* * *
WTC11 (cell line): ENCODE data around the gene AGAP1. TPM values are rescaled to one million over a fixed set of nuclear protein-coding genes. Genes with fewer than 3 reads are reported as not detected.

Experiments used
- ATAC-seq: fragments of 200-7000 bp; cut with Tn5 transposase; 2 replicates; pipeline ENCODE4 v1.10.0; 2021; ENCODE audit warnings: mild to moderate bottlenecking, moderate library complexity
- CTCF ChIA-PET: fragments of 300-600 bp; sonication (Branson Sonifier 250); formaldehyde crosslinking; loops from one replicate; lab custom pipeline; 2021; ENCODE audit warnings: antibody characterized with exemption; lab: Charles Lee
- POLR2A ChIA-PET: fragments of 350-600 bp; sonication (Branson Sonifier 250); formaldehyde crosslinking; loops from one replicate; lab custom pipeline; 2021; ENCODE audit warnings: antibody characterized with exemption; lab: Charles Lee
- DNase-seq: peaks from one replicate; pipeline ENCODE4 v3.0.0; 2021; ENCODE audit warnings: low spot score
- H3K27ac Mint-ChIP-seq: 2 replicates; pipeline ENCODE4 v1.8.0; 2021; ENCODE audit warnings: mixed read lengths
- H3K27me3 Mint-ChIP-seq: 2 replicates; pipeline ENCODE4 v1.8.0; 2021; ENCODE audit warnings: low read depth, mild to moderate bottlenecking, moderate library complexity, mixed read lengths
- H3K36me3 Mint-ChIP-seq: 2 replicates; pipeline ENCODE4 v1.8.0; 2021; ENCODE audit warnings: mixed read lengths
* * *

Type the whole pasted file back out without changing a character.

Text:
WTC11 (cell line): ENCODE data around the gene AGAP1. TPM values are rescaled to one million over a fixed set of nuclear protein-coding genes. Genes with fewer than 3 reads are reported as not detected.

Experiments used
- ATAC-seq: fragments of 200-7000 bp; cut with Tn5 transposase; 2 replicates; pipeline ENCODE4 v1.10.0; 2021; ENCODE audit warnings: mild to moderate bottlenecking, moderate library complexity
- CTCF ChIA-PET: fragments of 300-600 bp; sonication (Branson Sonifier 250); formaldehyde crosslinking; loops from one replicate; lab custom pipeline; 2021; ENCODE audit warnings: antibody characterized with exemption; lab: Charles Lee
- POLR2A ChIA-PET: fragments of 350-600 bp; sonication (Branson Sonifier 250); formaldehyde crosslinking; loops from one replicate; lab custom pipeline; 2021; ENCODE audit warnings: antibody characterized with exemption; lab: Charles Lee
- DNase-seq: peaks from one replicate; pipeline ENCODE4 v3.0.0; 2021; ENCODE audit warnings: low spot score
- H3K27ac Mint-ChIP-seq: 2 replicates; pipeline ENCODE4 v1.8.0; 2021; ENCODE audit warnings: mixed read lengths
- H3K27me3 Mint-ChIP-seq: 2 replicates; pipeline ENCODE4 v1.8.0; 2021; ENCODE audit warnings: low read depth, mild to moderate bottlenecking, moderate library complexity, mixed read lengths
- H3K36me3 Mint-ChIP-seq: 2 replicates; pipeline ENCODE4 v1.8.0; 2021; ENCODE audit warnings: mixed read lengths